Neonatal Unit: Making Sense of a New World

Neonatal Unit

The neonatal unit can make even the most experienced parents feel out of their depth. The the sounds of the monitors and alarms and all the technical terms the staff use when referring to your baby are confusing and frightening. Within a period of days, you will get to know the monitor sounds and the alarms and will adjust yourself to cope with this noxious sensory input.

The medical terms may still have you worried, here are some common terms you will hear in the neonatal unit and what they mean:

Apnoea – a period when the breathing stops and oxygen saturation levels drop.

Bradycardia – slower than normal heart rate.

Chronic lung disease (CLD) – damaged lung tissue as a result of your baby breathing on a ventilator for a long time.

Hydrocephalus – increased amount of brain fluid (CSF) around the brain as a result of infection or the spinal fluid not being absorbed well.

Hypoglycaemia – abnormally low blood sugar.

Hypoxia – low levels of oxygen in the blood.

Intubate – inserting a narrow tube into your baby’s nose or mouth and down the trachea for help with breathing.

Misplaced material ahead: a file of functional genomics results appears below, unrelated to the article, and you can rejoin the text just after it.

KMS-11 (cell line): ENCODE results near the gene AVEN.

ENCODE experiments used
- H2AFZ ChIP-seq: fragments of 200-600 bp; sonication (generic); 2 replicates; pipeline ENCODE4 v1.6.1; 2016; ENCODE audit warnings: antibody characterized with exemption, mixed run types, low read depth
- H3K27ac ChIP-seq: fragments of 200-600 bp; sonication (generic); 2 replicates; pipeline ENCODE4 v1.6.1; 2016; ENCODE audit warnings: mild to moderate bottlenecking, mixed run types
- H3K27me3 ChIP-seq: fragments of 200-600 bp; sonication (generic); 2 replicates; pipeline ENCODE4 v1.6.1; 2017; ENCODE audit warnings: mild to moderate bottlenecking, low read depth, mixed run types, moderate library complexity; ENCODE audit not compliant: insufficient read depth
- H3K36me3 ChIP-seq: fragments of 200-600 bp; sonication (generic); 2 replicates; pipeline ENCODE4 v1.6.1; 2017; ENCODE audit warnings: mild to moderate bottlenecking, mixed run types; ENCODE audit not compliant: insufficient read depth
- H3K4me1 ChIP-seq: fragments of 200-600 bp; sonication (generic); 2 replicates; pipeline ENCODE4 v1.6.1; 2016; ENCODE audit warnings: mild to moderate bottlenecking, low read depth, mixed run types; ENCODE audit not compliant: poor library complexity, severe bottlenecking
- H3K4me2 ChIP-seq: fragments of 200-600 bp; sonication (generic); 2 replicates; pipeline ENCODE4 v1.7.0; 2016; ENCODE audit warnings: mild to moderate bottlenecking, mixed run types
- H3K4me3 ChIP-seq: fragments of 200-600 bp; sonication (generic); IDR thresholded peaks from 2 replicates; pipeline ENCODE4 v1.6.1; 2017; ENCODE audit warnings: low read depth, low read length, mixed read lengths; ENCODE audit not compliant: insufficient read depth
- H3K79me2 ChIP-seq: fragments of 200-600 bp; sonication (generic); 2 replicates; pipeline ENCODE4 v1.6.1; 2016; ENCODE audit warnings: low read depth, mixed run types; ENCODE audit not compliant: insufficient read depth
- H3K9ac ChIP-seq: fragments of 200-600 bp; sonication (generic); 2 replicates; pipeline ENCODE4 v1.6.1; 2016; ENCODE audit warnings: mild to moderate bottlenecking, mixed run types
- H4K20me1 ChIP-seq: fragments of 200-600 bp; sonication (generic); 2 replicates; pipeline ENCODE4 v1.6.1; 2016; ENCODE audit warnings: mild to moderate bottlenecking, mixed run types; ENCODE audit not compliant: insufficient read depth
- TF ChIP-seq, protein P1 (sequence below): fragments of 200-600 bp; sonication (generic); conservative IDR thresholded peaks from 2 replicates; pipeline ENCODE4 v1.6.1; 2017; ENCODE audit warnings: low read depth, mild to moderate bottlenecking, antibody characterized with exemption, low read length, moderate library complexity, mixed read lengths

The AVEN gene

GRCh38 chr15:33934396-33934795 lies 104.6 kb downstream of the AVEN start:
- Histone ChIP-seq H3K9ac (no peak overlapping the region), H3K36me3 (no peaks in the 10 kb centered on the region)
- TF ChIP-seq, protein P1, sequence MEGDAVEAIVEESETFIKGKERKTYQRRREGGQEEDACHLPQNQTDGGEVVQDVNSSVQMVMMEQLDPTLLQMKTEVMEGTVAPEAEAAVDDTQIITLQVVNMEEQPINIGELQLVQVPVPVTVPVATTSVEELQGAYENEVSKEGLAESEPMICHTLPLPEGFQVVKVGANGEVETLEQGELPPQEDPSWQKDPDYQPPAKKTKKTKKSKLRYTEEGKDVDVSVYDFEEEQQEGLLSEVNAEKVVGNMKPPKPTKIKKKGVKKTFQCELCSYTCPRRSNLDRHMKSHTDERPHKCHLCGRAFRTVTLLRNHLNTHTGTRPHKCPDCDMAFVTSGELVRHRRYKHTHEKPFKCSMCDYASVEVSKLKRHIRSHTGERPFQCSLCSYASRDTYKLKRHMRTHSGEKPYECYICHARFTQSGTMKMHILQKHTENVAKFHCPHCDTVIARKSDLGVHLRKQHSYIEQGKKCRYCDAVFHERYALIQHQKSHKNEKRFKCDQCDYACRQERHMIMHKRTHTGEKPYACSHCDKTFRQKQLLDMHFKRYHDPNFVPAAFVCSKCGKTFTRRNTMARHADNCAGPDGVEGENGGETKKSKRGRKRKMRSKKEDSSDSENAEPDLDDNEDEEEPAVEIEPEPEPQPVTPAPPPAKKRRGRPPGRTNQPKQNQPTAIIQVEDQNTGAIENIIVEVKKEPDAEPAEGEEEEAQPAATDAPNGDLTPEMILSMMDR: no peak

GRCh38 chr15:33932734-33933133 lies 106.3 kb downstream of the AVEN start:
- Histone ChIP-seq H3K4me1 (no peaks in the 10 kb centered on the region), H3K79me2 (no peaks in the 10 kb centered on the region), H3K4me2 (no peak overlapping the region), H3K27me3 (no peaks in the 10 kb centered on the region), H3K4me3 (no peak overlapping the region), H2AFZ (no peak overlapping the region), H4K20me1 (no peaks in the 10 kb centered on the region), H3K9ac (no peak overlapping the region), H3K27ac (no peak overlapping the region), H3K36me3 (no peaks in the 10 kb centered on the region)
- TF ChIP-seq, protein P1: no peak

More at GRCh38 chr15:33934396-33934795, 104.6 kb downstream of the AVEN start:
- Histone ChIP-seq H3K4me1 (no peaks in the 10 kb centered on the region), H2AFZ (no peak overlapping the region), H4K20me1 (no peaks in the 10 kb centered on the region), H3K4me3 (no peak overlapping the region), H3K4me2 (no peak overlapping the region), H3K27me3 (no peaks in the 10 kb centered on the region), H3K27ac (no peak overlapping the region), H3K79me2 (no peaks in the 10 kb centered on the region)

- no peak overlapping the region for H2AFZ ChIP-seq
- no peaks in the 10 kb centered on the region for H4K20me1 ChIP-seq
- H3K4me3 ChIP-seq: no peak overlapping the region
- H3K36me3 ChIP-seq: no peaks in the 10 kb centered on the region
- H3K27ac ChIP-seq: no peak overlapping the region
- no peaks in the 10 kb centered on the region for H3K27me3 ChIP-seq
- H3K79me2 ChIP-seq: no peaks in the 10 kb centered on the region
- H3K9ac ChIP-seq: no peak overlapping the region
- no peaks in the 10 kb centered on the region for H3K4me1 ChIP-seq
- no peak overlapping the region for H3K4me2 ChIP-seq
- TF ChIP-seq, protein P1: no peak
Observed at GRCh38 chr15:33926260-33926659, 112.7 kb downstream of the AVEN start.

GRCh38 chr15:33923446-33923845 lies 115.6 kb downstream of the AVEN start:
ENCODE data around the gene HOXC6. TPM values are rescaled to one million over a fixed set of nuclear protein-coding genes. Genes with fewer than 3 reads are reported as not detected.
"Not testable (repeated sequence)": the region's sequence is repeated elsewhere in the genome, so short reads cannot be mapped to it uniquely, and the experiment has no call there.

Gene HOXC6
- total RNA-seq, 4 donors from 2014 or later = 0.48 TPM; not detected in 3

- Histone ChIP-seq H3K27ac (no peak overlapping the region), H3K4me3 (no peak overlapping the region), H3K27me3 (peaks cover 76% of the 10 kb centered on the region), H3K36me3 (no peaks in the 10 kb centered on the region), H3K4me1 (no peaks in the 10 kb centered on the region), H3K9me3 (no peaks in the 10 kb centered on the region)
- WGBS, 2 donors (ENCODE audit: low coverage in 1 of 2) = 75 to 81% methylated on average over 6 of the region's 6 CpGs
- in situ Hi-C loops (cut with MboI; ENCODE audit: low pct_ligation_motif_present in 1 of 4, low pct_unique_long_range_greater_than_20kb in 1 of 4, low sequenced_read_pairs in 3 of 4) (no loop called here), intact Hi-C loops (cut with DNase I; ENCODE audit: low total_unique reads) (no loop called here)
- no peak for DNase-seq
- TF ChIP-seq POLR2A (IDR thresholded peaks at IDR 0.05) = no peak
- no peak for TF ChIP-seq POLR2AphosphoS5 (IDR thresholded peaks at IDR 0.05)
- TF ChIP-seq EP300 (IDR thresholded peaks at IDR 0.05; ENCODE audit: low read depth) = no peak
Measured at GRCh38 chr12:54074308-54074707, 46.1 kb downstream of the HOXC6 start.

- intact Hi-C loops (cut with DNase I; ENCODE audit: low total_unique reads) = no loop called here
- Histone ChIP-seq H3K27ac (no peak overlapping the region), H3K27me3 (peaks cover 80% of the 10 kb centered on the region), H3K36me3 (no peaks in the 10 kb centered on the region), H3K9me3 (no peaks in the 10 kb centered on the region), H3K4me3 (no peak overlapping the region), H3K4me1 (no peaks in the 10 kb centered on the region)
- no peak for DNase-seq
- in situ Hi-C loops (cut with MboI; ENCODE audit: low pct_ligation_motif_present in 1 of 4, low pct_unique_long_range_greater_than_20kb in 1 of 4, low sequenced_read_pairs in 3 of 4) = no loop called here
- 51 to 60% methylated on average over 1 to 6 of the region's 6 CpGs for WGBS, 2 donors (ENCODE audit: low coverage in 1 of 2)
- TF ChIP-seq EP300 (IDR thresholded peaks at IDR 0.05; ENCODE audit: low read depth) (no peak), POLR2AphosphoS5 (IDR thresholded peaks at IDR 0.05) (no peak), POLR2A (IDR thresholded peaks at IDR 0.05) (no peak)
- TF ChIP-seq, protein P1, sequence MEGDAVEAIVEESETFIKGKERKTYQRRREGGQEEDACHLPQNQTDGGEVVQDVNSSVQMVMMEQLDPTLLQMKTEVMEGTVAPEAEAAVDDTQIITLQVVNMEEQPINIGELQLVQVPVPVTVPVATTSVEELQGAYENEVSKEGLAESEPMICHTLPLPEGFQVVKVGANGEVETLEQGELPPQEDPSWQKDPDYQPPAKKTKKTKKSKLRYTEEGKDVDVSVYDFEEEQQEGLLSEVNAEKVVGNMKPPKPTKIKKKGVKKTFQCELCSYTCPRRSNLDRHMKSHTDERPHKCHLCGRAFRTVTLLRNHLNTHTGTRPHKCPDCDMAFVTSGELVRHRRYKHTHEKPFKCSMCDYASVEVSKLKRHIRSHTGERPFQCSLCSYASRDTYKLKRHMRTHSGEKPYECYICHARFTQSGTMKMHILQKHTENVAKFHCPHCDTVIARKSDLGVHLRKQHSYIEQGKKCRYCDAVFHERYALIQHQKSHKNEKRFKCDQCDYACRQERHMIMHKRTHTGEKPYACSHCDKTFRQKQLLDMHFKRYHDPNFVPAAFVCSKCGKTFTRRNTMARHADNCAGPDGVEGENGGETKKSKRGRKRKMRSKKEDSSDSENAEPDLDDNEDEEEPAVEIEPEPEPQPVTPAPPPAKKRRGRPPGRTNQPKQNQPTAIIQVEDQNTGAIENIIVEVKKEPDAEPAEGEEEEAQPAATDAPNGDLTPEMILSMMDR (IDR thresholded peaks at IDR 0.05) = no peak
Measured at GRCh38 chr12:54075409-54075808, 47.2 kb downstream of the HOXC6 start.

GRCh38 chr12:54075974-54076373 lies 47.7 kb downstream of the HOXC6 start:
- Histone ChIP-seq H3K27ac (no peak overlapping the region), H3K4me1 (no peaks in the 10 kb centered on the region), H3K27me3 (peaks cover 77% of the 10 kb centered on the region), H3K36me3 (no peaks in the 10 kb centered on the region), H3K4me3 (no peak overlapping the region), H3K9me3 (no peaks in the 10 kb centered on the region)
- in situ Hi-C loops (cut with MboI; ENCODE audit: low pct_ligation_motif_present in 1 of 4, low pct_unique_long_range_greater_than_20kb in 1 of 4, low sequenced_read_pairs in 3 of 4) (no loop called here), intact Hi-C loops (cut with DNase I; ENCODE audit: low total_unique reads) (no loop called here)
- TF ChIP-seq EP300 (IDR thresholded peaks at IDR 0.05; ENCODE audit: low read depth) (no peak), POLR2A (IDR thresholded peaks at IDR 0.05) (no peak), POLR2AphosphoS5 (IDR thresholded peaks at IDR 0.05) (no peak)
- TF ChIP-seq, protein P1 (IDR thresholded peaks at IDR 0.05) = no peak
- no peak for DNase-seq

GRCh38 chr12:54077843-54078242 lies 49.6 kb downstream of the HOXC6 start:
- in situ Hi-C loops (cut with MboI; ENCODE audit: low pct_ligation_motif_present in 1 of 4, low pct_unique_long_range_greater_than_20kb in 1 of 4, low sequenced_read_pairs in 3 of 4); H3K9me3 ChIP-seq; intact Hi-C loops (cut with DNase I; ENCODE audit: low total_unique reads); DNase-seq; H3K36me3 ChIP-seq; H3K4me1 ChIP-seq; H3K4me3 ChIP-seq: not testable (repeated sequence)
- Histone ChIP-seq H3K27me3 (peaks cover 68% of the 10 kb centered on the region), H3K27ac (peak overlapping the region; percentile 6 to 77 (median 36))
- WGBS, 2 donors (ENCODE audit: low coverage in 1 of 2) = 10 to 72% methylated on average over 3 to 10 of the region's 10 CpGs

Jaundice – yellow colour of the body or whites of the eyes, due to the liver’s inability to process bilirubin, a substance produced as the red blood cells breakdown.

NG tube (Nasogastric tube) – a tube inserted into one nostril and down to the stomach for feeding.

Respiratory Distress Syndrome (RDS) often called ‘Hyaline membrane disease’ – a common cause of respiratory problems where the lungs do not secrete sufficient surfactant, the substance that keeps the alveoli in the lungs from collapsing.

Retinopathy of prematurity (ROP) – a visual problem caused by a problem with the developing blood supply to the retina due to too high levels of oxygen administered for prolonged periods.

If your baby has other problems in the neonatal unit, you will quickly learn the meaning of other terms too. Hang in there! We live in a time when advances in medical care can literally be miraculous. Wishing you and your little one the best health. 

Meg faure

Meg Faure

Hi, I’m Meg Faure. I am an Occupational Therapist and the founder of Parent Sense. My ‘why’ is to support parents like you and help you to make the most of your parenting journey. Over the last 25 years, I’ve worked with thousands of babies, and I’ve come to understand that what works for fussy babies works just as well for all babies, worldwide.

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